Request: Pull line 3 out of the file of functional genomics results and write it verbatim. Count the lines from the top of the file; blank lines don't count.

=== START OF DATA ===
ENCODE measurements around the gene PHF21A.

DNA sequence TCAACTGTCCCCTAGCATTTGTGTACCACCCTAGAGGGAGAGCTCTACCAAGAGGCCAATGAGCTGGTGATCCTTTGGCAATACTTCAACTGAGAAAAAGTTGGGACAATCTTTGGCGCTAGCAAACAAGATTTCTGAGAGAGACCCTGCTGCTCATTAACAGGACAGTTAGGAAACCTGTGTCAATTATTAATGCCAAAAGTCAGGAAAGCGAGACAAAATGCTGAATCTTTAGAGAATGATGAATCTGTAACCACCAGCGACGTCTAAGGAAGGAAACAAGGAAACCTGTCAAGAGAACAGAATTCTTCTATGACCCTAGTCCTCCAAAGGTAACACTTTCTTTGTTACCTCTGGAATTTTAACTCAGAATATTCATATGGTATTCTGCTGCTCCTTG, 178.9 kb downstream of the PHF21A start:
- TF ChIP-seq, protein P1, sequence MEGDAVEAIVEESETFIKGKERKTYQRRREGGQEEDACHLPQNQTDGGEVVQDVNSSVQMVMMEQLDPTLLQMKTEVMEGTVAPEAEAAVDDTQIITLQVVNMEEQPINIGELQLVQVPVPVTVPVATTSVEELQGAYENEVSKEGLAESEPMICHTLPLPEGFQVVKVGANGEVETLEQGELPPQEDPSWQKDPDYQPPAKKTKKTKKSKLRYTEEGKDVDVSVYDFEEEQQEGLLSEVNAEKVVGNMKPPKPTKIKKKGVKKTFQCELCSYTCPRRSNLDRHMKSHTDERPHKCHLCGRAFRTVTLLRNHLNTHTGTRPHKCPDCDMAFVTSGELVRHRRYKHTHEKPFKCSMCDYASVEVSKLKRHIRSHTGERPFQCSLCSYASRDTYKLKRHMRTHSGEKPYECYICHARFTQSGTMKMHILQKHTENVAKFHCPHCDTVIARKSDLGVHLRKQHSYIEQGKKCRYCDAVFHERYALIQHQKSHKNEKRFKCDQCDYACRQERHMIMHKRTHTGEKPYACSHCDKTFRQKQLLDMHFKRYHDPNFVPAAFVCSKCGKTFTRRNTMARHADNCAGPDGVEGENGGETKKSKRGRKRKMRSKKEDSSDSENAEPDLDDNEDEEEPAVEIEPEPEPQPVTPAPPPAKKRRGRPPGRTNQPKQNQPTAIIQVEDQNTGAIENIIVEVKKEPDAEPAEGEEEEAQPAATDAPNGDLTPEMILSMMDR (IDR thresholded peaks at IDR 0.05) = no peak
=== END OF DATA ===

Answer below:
- TF ChIP-seq, protein P1, sequence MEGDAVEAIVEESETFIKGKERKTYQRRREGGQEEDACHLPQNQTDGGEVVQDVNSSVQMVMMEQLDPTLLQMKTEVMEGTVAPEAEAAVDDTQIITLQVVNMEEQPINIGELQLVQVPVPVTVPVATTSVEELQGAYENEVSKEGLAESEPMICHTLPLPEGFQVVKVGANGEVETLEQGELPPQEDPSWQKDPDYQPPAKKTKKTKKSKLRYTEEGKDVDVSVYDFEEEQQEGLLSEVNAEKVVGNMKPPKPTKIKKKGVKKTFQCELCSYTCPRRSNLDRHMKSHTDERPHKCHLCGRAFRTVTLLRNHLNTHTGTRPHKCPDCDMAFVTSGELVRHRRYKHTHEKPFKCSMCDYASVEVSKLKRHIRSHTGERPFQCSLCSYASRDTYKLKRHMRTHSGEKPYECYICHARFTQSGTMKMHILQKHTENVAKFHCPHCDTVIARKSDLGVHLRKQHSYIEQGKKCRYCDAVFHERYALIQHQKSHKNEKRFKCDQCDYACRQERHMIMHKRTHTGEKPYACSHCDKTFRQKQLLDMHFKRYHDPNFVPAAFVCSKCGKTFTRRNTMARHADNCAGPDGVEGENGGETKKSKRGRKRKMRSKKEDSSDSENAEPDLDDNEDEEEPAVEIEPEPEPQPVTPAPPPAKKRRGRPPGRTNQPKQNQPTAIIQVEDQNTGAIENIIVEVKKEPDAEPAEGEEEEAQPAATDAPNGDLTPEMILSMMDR (IDR thresholded peaks at IDR 0.05) = no peak